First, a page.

Burnout Paradise has been on my list of games to play since its release in early 2008. I’ve been a big fan of the series which took racing in a whole new direction by making it a heck of a lot of fun with explosions and awesome crashes. So, when EA were kind enough to send me Burnout Paradise Ultimate Box I did a backflip with excitement. Ok, that’s an understatement but I was happy to have been sent a copy regardless. This review, however, isn’t for gushing about how much I love the game, because I do. Had I played it earlier it would’ve been in my Top 10 games of 2008. Instead, this review is a look at the new content within the lovely box itself.
First up are the two free updates that were released last year, the Cagney and Bikes updates. They were free to anyone with the game and unlocked a whole host of new stuff as well as improving aspects of the actual game. The Cagney update released a few new cars for the game, but the main difference came in the extra features added. The Cagney update allowed for modes within the game to be played online, which weren’t previously there before. This was one of the most discussed points amongst the Burnout community, that these modes were missing. Criterion listened and the Cagney update was created.
The Bikes update was almost a complete rehaul of a lot of the games mechanics. As the title suggests, motorbikes were added to the game and with it a whole new host of modes were created specifically for bikes. Boost and the E Brake were obviously left out, as were modes such as Road Rage. But in it’s place is an array of new races, time trials and stunt modes were added just for the bikes, even adding a completely new license for you to achieve by completing its challenges. It also added new day/night and weather cycles to make the game that bit more immersive.
The latest free update released for Burnout Paradise, which is included in the box, gives the game a whole new graphical overhaul. The city seems more vibrant and colourful, the collectibles such as the billboards and gates are a lot brighter so they are easier to find and the night time sections are a lot lighter so it is easier for the player to work their way through the city at night. The much needed restart feature has been added in case you happen to mess up a race or a run of stunts, this is very useful and saves you having to drive right back to the start, if you could even remember where that was.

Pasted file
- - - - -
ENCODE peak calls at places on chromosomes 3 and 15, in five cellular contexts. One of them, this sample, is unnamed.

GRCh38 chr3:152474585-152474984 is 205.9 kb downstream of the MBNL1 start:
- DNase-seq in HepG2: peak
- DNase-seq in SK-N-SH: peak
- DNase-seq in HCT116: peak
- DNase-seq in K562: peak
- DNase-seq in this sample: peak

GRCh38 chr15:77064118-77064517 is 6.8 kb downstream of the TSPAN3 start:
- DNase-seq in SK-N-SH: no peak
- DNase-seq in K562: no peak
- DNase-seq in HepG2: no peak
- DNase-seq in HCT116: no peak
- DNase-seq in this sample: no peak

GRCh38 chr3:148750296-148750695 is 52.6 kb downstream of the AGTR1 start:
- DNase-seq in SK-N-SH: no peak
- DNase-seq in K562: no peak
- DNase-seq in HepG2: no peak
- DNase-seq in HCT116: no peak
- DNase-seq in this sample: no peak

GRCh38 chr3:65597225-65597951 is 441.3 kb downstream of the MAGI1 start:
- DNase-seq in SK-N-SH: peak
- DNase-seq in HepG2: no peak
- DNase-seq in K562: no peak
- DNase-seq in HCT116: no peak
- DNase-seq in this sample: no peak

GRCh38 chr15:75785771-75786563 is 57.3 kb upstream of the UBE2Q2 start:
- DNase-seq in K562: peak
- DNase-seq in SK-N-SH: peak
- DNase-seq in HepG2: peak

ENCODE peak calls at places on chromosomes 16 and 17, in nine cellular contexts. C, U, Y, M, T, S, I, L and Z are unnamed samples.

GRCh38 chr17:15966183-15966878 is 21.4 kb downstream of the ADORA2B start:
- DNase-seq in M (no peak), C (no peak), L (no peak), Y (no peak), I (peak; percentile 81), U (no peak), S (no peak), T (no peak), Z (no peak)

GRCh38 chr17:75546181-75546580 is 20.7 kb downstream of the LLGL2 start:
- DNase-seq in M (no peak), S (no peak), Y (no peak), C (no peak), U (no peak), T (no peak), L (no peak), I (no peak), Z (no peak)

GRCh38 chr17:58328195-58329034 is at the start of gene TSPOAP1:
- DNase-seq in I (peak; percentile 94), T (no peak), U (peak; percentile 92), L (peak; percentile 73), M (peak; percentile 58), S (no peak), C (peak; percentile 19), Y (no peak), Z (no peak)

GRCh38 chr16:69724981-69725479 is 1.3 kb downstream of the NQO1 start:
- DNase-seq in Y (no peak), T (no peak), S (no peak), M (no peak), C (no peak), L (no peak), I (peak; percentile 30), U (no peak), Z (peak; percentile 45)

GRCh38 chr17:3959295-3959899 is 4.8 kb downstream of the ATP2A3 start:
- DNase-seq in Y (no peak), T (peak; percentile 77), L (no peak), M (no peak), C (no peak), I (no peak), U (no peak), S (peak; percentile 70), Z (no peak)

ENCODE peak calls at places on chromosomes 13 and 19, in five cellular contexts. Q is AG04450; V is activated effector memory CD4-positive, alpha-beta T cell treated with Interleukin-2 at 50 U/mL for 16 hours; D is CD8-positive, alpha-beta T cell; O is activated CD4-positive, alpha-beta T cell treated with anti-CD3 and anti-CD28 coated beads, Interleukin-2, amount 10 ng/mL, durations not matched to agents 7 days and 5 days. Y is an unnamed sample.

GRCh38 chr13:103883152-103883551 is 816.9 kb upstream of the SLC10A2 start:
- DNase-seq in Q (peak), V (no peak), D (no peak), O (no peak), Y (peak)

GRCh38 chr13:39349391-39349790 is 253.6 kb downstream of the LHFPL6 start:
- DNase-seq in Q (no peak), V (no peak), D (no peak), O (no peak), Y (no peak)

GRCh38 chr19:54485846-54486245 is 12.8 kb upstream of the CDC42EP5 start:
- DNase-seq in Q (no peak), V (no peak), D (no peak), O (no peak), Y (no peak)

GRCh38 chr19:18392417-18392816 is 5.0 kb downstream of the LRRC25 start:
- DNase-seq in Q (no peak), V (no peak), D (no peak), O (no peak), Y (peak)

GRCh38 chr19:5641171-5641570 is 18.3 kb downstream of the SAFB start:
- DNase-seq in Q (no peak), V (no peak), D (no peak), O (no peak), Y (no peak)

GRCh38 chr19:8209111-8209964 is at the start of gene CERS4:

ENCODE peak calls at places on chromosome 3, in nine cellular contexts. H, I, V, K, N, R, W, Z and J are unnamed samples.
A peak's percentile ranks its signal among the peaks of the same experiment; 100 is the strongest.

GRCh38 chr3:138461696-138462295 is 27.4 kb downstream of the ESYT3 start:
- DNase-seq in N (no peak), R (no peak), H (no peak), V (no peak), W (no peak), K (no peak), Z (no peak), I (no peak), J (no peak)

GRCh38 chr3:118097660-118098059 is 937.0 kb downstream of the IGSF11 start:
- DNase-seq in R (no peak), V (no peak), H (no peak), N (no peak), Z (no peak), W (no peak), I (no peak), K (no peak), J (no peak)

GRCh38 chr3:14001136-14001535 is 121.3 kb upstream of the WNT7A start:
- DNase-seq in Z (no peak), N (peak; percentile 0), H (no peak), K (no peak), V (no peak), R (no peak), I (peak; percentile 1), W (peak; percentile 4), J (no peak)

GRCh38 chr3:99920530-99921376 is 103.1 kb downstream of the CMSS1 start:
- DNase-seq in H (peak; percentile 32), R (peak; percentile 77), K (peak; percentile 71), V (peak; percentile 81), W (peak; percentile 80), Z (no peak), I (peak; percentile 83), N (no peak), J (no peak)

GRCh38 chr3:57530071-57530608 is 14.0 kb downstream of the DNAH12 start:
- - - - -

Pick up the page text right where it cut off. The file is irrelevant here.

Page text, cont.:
The Party Pack is the first premium downloadable content for Burnout Paradise and is the backbone behind the Ultimate Box. It’s aim is to turn Burnout Paradise into a fun party experience. And it is fun! You and up to 7 other people can form a party at home and play through a series of randomly selected challenges. The purpose of the Party Pack is to make Paradise as much fun offline as it is online. The thing I really loved, being the owner of only one Xbox 360 controller, is that it is a “pass-the-pad” style system where each player takes it in turns to complete one of 3 types of challenges; Stunt, Speed and Skill, with just the one controller passed between the players. It is great fun getting a group of people together attempting to beat these challenges together. It turns what would be just a single player racer with some online elements into a fun social experience.
The Ultimate Box is proof that Criterion care about their gamers and its community of fans. All of these updates are things asked for by players and they’ve certainly delivered. Developers like Criterion are a dying breed. They’re willing to keep their existing games alive and make them continuously better and better. If you haven’t bought Burnout Paradise yet, there is no better time than to buy this “all in one” version right now. If you have Burnout Paradise already, but not the Party Pack, it is a worth purchasing the Party Pack from PSN or Xbox LIVE Marketplace.